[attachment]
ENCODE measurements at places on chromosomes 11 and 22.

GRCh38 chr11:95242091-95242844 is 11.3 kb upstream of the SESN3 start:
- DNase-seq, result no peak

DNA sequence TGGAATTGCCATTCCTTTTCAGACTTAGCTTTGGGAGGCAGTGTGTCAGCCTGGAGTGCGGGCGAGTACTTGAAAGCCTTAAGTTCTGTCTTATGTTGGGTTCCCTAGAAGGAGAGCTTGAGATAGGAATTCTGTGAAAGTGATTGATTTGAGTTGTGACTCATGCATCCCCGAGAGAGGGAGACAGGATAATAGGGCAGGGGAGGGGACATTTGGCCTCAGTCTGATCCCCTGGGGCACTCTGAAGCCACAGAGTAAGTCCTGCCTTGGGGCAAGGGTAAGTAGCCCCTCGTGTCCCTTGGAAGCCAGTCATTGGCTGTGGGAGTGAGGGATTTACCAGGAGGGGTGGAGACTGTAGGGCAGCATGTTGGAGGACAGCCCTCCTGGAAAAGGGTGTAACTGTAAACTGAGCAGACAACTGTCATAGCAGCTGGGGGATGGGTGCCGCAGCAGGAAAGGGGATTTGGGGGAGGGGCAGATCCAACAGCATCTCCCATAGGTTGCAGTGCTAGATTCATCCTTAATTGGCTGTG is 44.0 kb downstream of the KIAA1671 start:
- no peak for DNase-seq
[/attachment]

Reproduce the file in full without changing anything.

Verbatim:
ENCODE measurements at places on chromosomes 11 and 22.

GRCh38 chr11:95242091-95242844 is 11.3 kb upstream of the SESN3 start:
- DNase-seq, result no peak

DNA sequence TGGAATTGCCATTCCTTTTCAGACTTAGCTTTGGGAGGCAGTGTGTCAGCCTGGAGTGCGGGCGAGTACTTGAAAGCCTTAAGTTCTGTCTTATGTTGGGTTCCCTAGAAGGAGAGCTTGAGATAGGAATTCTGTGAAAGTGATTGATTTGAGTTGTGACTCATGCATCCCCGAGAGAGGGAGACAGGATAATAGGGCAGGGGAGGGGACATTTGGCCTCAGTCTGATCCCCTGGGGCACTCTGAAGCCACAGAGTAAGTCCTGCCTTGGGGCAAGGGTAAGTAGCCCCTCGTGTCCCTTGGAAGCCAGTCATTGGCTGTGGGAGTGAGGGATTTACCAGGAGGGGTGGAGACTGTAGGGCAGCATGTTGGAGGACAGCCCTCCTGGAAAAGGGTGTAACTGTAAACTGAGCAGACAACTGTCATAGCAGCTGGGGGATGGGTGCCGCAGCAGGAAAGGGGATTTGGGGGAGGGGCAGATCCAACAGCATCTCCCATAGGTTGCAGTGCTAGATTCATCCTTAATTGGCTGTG is 44.0 kb downstream of the KIAA1671 start:
- no peak for DNase-seq